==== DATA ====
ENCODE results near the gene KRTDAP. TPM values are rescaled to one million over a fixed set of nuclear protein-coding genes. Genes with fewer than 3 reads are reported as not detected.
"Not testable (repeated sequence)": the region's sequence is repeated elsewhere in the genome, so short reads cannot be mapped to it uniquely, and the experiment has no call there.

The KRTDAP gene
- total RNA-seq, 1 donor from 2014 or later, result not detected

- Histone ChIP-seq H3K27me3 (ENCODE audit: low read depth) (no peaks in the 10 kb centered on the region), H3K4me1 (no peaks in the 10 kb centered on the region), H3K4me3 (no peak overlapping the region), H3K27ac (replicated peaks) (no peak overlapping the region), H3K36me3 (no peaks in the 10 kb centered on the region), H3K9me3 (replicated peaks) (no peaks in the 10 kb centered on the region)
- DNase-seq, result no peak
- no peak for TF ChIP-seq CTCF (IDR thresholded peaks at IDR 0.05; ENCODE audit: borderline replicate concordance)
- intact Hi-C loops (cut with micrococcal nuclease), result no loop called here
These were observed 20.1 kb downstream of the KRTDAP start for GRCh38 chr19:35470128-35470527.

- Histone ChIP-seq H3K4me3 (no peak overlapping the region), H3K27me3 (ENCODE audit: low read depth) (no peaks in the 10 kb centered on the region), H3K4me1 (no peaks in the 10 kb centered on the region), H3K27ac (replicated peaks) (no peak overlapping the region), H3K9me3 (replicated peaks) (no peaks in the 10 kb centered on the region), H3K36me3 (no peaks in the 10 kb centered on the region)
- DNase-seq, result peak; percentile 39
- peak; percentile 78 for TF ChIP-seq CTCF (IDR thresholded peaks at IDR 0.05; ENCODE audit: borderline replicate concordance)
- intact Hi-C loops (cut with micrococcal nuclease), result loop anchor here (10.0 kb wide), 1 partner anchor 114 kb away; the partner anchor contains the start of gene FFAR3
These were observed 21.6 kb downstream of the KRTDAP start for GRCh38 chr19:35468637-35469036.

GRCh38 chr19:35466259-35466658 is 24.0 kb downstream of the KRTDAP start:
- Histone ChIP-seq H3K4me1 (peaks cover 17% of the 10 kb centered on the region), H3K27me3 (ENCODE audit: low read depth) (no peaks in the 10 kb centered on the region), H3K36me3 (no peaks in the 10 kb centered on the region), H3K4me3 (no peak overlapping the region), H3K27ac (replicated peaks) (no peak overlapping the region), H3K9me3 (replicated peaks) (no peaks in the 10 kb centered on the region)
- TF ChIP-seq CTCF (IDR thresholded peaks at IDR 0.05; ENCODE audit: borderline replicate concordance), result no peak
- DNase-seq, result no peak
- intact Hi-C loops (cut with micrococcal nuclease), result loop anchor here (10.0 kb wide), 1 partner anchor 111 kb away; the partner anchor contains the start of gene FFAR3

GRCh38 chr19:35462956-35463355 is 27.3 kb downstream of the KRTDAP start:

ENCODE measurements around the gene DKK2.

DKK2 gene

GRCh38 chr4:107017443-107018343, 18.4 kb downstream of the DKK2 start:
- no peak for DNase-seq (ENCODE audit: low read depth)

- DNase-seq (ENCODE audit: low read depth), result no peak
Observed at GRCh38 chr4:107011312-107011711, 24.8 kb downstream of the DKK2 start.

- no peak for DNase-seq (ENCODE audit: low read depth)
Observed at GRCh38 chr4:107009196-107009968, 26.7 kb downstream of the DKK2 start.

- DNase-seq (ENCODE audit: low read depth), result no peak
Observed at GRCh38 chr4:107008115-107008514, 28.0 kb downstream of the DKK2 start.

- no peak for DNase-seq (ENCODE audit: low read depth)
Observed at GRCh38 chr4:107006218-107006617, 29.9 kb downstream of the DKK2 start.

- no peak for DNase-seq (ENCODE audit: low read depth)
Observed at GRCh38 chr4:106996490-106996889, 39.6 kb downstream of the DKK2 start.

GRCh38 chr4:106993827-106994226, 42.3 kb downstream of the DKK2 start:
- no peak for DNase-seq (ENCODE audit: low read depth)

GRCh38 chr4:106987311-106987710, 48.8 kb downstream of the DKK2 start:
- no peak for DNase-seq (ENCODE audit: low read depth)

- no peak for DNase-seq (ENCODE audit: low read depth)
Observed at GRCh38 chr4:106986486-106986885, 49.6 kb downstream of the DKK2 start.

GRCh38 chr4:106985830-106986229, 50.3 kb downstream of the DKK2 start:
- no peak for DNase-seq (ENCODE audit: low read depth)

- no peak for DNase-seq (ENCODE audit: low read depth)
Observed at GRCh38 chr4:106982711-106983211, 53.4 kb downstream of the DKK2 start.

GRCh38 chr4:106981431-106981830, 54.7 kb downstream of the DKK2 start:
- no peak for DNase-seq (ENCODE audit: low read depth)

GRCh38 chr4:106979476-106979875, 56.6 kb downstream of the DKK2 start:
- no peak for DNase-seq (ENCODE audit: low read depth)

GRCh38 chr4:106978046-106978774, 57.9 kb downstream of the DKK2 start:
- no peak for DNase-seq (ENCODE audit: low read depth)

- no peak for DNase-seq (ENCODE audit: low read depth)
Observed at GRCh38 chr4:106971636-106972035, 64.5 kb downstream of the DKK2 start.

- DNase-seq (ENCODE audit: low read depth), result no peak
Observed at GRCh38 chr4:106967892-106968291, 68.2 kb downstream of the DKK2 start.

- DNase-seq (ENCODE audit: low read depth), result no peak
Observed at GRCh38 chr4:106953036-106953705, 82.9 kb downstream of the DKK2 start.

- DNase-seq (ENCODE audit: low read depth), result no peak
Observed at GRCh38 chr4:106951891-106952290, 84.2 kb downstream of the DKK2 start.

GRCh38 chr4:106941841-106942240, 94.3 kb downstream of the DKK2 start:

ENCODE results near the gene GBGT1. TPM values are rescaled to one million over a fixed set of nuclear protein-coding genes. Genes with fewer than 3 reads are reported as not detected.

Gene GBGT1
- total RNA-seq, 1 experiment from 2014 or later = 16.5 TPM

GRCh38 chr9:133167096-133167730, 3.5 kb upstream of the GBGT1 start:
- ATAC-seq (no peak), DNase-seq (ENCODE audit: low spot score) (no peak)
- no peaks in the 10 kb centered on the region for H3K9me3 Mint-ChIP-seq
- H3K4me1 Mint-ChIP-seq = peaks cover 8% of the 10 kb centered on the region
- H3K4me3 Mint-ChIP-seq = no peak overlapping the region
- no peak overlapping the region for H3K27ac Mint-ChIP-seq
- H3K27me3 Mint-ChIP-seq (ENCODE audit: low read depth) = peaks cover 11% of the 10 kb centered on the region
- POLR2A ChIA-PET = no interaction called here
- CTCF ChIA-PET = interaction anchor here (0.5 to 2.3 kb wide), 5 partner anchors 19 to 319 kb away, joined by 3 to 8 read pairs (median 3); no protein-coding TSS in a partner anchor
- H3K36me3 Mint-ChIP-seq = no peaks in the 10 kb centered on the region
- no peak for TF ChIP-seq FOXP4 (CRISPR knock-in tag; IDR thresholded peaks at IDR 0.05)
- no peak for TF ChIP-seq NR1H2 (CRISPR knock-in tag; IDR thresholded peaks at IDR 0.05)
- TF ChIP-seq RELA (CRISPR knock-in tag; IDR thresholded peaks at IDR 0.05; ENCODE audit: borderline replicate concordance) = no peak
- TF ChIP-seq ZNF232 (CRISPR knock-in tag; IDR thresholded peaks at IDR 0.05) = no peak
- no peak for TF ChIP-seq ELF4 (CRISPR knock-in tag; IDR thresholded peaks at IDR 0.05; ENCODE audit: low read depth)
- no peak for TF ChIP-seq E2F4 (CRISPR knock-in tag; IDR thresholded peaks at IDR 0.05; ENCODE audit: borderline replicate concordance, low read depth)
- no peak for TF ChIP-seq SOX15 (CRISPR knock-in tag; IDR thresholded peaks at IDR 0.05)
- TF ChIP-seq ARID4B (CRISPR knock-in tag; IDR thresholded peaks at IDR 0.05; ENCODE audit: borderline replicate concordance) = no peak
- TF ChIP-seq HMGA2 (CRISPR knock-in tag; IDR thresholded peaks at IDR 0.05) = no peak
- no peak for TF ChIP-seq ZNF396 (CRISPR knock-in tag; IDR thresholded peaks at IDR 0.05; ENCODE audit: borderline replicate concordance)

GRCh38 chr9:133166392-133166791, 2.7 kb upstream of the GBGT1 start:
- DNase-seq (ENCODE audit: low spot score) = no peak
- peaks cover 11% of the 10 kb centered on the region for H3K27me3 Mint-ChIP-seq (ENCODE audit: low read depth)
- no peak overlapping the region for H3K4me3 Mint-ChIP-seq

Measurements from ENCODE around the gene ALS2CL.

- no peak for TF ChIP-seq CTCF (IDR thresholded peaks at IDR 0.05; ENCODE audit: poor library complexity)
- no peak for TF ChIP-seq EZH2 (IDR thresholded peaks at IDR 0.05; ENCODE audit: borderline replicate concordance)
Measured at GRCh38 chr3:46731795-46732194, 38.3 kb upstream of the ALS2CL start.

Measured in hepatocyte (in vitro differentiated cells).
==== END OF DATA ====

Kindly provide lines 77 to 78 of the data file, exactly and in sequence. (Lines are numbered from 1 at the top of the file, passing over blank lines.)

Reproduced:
- no peak for TF ChIP-seq ELF4 (CRISPR knock-in tag; IDR thresholded peaks at IDR 0.05; ENCODE audit: low read depth)
- no peak for TF ChIP-seq E2F4 (CRISPR knock-in tag; IDR thresholded peaks at IDR 0.05; ENCODE audit: borderline replicate concordance, low read depth)